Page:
“Bill. Bill. Look. You know I’m not a complete idiot after this conversation. And I love it that you read up on things and enjoy a spirited discussion. But the bottom line is that you’re not ‘free’ at all. And never will be if you keep distancing yourself from ‘the process.’ That’s bullshit. It won’t get you anywhere. You’re much more likely to get what you want and need if you vote, and particularly if you vote for my guy. (shrug) I’m just saying. Read Obama’s books. You’ll like ‘em. Good stuff… And don’t buy that ‘socialist’ bullshit. There’ll be a metric shit-ton of really pissed off über-liberals two years from now. Mark my words.”

Bill said, “Not promising anything. But I’ll think about it.”

“You do that, Bill. I’m not kidding around.  I’m not pounding the pavement in this soup because I enjoy the exercise. Sweating is not fun, and I’m going to be in big trouble for spending this much time on one vote. Hear me? I gotta move on, but you take care.”

Bill, smiling, said, “I will. You too.”

Stick to the script? Nuh-uh. I don’t like ‘em. We’re not assembling widgets here. We’re trying to change somebody’s thinking — not a sport for amateurs. Luckily, Bill wasn’t one of the KKK-type sovereign guys, evidenced by the fact that he didn’t shoot me for trespassin’. Be careful out there.

What’s the take-away? Most people mean well. Even when what they’re doing and saying is destructive or apathetic in effect. They think they’re working for a higher good. They think they’re helping. Even if you and I disagree.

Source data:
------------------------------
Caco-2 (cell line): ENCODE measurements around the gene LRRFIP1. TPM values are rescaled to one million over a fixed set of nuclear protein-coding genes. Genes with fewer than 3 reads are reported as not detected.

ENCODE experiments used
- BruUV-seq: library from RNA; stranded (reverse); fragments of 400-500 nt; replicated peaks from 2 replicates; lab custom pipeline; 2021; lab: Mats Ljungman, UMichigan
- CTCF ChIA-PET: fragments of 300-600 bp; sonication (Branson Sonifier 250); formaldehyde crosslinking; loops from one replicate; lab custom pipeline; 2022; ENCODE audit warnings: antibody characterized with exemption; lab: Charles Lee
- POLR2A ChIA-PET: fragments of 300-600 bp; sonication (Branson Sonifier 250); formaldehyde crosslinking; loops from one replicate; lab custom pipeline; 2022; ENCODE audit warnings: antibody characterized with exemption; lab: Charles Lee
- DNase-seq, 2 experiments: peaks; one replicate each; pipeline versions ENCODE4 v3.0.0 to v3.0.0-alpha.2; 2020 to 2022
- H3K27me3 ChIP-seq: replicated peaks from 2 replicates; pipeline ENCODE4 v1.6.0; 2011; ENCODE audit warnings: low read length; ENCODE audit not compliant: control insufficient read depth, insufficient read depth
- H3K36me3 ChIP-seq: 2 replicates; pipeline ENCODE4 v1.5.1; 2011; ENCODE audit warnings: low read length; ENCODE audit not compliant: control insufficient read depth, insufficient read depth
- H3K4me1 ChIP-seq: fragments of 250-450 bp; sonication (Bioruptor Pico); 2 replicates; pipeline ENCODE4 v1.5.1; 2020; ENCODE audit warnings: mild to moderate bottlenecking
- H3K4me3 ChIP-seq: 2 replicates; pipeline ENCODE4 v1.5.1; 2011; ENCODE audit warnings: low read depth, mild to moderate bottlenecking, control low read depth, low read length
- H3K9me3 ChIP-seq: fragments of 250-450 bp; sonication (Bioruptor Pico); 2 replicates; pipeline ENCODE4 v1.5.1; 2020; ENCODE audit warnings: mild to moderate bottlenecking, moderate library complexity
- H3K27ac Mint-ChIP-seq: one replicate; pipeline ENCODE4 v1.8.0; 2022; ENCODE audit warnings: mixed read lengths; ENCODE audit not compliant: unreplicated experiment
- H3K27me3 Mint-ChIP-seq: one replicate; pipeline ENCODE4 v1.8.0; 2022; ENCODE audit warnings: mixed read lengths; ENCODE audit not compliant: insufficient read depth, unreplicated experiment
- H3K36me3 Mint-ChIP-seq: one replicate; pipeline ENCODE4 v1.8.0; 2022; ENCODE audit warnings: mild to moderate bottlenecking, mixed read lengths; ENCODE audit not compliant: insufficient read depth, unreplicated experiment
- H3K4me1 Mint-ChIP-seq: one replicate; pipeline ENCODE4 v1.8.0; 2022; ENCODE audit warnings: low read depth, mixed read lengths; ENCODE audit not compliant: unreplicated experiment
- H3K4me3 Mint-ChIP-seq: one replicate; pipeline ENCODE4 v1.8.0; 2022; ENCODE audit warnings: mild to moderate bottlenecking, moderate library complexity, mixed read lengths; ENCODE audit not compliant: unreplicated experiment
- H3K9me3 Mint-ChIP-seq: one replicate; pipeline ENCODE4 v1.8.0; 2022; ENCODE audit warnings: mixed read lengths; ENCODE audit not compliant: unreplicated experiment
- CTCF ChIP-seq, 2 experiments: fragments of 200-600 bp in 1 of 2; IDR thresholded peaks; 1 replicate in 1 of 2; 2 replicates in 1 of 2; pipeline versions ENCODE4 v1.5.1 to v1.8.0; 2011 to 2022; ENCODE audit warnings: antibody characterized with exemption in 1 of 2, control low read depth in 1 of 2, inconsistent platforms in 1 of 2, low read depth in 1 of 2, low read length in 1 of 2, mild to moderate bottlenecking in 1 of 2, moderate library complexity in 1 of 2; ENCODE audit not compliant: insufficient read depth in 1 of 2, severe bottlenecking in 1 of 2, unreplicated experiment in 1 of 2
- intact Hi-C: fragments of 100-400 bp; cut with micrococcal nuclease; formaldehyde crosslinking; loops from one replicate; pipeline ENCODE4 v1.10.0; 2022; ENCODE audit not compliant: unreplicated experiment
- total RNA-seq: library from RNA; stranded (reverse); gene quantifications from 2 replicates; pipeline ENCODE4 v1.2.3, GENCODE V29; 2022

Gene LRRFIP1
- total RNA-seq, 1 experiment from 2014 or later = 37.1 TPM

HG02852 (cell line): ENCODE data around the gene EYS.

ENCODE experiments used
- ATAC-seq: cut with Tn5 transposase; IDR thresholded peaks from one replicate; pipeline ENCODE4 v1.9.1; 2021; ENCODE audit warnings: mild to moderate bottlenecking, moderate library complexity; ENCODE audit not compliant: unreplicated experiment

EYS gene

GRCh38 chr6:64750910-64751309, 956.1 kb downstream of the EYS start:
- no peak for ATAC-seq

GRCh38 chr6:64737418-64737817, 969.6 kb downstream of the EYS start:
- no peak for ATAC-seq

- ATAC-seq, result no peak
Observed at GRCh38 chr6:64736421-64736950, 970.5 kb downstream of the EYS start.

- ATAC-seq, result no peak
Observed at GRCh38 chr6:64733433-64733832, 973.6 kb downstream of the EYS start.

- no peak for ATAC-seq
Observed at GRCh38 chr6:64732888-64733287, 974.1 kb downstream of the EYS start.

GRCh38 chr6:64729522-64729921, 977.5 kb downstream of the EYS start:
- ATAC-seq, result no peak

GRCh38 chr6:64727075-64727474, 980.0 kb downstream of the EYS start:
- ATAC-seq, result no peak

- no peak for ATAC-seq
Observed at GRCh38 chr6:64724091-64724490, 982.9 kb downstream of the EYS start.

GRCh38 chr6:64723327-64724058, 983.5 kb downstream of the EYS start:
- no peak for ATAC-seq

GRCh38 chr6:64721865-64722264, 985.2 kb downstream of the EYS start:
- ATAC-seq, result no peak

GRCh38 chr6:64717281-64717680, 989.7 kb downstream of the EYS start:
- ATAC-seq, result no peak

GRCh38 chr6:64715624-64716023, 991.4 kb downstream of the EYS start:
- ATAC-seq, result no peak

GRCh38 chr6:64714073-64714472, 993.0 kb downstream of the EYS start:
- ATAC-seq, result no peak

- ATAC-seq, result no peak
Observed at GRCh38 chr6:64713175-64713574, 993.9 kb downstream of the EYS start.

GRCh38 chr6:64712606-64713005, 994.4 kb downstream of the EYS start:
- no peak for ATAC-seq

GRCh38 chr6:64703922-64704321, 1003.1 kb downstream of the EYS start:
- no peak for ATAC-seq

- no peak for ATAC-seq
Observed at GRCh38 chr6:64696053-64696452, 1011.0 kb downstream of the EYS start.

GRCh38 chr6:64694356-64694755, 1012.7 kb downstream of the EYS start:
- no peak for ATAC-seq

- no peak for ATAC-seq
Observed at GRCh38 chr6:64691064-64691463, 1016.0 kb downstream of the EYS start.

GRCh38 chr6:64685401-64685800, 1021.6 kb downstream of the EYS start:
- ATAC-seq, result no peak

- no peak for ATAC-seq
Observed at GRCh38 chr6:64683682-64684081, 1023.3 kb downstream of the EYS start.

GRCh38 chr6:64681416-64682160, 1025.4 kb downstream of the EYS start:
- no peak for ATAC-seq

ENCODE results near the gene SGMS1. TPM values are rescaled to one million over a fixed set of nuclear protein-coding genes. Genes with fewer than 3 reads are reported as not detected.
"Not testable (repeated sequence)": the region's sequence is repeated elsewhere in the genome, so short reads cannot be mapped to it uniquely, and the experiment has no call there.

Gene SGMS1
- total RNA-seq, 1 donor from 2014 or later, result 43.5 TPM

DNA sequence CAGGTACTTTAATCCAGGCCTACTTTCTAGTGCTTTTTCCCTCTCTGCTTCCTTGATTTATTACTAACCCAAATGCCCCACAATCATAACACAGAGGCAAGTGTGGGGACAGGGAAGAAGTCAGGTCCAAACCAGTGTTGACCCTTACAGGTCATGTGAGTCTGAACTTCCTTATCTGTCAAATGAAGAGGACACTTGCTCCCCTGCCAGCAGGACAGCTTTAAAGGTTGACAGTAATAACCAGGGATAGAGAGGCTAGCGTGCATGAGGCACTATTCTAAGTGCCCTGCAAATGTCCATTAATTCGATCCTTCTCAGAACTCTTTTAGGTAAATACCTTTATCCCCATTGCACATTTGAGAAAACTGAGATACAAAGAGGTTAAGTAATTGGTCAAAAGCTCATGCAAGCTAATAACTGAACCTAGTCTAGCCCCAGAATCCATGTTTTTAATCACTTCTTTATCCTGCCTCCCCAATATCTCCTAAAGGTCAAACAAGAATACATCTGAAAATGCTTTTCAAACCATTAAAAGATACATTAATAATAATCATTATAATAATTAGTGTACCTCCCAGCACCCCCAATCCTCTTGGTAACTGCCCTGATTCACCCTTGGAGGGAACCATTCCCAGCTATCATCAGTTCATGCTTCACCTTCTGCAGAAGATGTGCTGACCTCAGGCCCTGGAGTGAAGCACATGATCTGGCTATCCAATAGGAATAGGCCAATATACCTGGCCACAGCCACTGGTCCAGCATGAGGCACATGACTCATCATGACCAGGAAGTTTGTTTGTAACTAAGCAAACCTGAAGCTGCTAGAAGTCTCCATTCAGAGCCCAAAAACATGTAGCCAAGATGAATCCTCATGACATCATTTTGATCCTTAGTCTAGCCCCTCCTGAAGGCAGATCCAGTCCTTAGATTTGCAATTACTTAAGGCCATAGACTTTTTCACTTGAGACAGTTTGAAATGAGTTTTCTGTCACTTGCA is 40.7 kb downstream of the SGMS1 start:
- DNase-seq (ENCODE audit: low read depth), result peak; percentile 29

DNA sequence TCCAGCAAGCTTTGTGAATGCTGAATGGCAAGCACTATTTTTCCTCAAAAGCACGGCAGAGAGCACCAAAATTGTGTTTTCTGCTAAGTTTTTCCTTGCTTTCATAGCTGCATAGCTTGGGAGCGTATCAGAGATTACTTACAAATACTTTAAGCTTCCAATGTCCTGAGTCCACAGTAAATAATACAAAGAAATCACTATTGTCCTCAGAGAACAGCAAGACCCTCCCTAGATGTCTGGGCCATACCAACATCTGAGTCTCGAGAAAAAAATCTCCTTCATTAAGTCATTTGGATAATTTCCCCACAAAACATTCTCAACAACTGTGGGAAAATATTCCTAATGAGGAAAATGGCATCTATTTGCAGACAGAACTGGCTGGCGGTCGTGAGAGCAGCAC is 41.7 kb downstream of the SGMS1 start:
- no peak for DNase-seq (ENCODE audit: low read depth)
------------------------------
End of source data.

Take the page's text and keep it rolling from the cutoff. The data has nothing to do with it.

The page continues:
*gritted teeth* Even Tea Party people.*shudder*

We’re all capable of staggering cognitive dissonance. To preserve pride and sense of self, we transform our own terrible history or condition into a crusade, a statement, a blow at “the system.” Some allow rhetoric to make us feel guilty for needing help or even demanding access to that which we have earned, paid for. Some identify with others not on the basis of common circumstances and experiences, but based on deliberate self-deception about our own status, ambitions.

Unfortunately, we fail to consider by what means we will become that to which we aspire. And we utterly fail to secure those means with our votes.

Yes, I could have walked away from Bill with a smile and, “Thanks. Have a nice day.” Probably should have. I was late getting home that day.  I got stuck with a clipboard, and hubby had to make dinner. Perhaps my plan all along? Of course not.

I’m not giving up. Not on myself. Not on you. Not on “them.” All I have to do is get one particular idea through. Okay, maybe two.

Do something. It matters. Whatever your talents, use them.

And don’t screw it up for the rest of us.

This is hard enough already without mostly like-minded people working at cross-purposes. Deal?